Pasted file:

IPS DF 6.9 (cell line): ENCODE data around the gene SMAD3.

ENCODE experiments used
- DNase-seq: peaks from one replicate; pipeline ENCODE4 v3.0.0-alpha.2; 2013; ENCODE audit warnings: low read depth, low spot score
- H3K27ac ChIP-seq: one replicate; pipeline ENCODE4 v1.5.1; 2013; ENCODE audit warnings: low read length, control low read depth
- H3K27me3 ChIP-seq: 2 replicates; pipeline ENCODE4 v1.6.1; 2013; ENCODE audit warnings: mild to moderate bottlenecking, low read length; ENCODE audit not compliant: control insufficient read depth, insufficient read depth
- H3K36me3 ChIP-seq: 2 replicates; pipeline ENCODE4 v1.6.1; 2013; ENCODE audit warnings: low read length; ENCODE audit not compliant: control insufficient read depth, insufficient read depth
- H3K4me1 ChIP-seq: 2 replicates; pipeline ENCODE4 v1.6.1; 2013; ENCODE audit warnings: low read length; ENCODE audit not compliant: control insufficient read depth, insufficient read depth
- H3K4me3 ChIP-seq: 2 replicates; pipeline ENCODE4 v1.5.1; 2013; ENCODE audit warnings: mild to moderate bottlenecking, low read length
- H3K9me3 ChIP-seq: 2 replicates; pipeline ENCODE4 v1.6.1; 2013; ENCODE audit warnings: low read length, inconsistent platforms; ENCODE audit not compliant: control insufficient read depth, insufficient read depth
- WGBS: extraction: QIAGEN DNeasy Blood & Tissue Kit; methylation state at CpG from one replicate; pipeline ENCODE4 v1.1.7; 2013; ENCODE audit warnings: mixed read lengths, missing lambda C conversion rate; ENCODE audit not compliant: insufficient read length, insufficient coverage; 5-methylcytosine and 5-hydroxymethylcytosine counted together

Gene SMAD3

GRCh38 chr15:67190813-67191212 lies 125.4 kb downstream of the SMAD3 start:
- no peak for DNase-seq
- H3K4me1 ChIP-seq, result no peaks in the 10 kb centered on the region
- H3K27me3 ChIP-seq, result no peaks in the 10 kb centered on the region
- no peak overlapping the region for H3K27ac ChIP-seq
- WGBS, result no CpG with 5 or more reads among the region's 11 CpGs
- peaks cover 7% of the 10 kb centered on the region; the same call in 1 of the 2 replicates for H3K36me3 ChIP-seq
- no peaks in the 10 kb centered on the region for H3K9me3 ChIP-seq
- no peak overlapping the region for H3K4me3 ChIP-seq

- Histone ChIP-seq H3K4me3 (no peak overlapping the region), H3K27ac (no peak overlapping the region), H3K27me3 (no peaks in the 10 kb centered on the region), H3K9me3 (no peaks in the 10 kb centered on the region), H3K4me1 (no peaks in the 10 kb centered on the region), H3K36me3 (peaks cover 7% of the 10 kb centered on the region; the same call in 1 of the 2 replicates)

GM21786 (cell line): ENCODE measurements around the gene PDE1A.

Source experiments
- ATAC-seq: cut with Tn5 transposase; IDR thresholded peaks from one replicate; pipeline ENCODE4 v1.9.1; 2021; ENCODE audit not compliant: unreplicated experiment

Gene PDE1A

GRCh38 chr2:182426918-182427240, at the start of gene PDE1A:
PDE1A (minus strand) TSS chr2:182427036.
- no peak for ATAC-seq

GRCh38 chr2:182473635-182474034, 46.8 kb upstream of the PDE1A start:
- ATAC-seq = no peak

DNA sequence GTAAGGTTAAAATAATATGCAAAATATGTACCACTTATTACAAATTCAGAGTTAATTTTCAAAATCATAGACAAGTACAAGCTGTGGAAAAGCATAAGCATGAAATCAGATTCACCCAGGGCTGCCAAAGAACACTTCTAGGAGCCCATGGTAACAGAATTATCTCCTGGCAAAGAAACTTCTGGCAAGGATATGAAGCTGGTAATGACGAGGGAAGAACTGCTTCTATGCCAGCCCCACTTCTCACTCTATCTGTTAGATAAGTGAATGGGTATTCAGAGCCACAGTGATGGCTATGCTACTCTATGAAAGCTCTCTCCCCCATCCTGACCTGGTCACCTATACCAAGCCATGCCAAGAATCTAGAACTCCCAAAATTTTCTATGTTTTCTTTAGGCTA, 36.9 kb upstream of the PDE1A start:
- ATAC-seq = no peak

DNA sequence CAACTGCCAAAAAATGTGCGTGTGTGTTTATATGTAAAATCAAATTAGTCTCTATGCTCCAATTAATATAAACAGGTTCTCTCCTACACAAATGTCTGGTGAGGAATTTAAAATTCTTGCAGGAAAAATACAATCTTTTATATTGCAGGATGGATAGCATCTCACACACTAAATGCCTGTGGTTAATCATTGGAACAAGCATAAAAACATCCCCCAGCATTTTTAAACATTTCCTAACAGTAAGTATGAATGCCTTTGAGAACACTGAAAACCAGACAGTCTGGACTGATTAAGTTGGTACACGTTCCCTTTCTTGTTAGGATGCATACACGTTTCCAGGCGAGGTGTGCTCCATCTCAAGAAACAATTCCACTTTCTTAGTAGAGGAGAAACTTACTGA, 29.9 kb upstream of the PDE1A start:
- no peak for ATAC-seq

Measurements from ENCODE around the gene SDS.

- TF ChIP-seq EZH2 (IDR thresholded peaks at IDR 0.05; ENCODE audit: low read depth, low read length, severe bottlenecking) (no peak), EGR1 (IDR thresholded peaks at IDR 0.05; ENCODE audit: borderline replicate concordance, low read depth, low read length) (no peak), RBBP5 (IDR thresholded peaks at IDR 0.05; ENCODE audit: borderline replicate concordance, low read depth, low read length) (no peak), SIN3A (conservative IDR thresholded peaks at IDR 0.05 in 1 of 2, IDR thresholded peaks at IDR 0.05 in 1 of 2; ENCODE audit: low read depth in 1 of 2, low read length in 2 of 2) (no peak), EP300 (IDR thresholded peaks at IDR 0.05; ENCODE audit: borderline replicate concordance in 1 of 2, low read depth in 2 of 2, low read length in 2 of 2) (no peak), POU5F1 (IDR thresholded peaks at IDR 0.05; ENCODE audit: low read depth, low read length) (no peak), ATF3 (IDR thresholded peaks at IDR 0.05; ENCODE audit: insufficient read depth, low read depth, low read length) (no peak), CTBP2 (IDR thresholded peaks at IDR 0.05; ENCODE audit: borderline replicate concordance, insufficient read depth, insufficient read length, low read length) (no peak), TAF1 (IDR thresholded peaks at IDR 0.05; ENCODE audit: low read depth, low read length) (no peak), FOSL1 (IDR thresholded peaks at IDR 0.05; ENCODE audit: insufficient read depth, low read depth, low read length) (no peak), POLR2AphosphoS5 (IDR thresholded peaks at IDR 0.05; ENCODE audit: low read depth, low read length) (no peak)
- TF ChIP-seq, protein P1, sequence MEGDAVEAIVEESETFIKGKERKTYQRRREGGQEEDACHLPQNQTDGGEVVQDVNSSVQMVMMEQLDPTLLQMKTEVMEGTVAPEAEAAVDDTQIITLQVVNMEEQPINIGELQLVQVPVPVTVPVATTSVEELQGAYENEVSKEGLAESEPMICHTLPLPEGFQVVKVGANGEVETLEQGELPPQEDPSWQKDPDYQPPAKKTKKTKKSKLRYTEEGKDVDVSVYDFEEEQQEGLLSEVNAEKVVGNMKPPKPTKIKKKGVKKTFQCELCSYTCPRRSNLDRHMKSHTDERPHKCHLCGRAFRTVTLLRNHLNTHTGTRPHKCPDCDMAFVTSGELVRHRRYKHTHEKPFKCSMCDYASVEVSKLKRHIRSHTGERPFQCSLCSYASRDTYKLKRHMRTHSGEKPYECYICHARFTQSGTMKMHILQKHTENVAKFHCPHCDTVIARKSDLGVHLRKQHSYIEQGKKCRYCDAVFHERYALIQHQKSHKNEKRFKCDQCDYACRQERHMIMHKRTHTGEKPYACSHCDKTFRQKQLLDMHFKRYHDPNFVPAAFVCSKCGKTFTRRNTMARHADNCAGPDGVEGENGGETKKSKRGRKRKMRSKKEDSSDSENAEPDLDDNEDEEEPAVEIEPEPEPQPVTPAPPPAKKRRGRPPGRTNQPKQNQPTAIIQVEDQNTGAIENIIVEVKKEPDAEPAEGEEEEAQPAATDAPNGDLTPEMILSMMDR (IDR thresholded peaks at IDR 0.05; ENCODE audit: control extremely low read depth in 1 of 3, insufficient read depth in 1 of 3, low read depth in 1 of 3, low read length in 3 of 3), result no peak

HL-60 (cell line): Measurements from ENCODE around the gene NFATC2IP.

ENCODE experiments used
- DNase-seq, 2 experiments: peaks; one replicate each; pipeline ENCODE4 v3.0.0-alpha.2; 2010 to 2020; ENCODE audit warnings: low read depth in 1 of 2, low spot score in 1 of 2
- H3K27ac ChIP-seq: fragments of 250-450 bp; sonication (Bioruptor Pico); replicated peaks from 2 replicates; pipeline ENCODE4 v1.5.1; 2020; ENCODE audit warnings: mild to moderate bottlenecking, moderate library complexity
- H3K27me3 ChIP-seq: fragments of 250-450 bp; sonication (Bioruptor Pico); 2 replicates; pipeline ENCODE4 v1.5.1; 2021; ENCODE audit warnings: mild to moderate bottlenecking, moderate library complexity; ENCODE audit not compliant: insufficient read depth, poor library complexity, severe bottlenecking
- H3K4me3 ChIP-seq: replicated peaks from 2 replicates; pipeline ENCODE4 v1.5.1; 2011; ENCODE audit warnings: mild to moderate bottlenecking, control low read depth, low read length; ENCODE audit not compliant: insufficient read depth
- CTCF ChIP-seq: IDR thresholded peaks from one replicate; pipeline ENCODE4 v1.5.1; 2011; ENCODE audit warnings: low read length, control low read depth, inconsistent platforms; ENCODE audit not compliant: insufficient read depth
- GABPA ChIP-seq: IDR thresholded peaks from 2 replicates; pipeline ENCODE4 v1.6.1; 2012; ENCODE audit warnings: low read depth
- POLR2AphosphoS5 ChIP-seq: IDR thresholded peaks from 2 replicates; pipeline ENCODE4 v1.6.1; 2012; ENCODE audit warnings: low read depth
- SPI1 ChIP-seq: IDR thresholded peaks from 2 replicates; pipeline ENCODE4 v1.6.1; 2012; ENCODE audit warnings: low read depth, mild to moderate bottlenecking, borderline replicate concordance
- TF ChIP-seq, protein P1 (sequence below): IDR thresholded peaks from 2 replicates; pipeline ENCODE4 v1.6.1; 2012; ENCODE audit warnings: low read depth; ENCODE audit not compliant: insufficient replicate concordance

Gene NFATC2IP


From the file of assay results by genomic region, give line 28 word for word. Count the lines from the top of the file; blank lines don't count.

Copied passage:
- no peak for ATAC-seq